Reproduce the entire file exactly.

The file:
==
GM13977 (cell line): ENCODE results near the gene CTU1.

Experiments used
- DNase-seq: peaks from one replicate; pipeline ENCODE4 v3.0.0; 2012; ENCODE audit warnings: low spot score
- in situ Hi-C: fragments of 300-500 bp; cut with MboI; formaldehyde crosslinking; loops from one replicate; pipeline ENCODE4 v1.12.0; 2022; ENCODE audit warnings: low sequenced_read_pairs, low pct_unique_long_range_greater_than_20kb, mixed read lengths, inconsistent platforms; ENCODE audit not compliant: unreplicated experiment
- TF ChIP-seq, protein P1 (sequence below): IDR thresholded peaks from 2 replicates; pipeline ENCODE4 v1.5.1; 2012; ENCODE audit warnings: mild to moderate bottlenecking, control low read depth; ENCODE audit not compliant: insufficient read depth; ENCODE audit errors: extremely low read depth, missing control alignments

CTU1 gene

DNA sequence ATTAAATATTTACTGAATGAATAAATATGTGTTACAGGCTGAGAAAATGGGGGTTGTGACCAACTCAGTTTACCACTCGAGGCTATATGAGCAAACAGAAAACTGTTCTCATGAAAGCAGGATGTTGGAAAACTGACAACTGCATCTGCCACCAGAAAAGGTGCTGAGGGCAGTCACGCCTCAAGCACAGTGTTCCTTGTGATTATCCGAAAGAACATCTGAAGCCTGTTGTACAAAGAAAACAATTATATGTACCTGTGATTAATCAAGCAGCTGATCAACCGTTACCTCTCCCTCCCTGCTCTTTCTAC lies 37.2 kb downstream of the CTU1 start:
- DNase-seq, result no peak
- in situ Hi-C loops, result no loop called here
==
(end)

GM13977 (cell line): ENCODE results near the gene CTU1.

Experiments used
- DNase-seq: peaks from one replicate; pipeline ENCODE4 v3.0.0; 2012; ENCODE audit warnings: low spot score
- in situ Hi-C: fragments of 300-500 bp; cut with MboI; formaldehyde crosslinking; loops from one replicate; pipeline ENCODE4 v1.12.0; 2022; ENCODE audit warnings: low sequenced_read_pairs, low pct_unique_long_range_greater_than_20kb, mixed read lengths, inconsistent platforms; ENCODE audit not compliant: unreplicated experiment
- TF ChIP-seq, protein P1 (sequence below): IDR thresholded peaks from 2 replicates; pipeline ENCODE4 v1.5.1; 2012; ENCODE audit warnings: mild to moderate bottlenecking, control low read depth; ENCODE audit not compliant: insufficient read depth; ENCODE audit errors: extremely low read depth, missing control alignments

CTU1 gene

DNA sequence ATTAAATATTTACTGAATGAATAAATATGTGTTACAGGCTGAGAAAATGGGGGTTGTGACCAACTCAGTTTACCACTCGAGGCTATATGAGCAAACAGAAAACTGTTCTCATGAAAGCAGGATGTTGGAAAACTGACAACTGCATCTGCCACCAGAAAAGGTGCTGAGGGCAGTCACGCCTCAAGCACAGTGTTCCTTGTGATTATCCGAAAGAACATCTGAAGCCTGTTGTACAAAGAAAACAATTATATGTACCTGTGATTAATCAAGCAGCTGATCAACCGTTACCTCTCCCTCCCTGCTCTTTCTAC lies 37.2 kb downstream of the CTU1 start:
- DNase-seq, result no peak
- in situ Hi-C loops, result no loop called here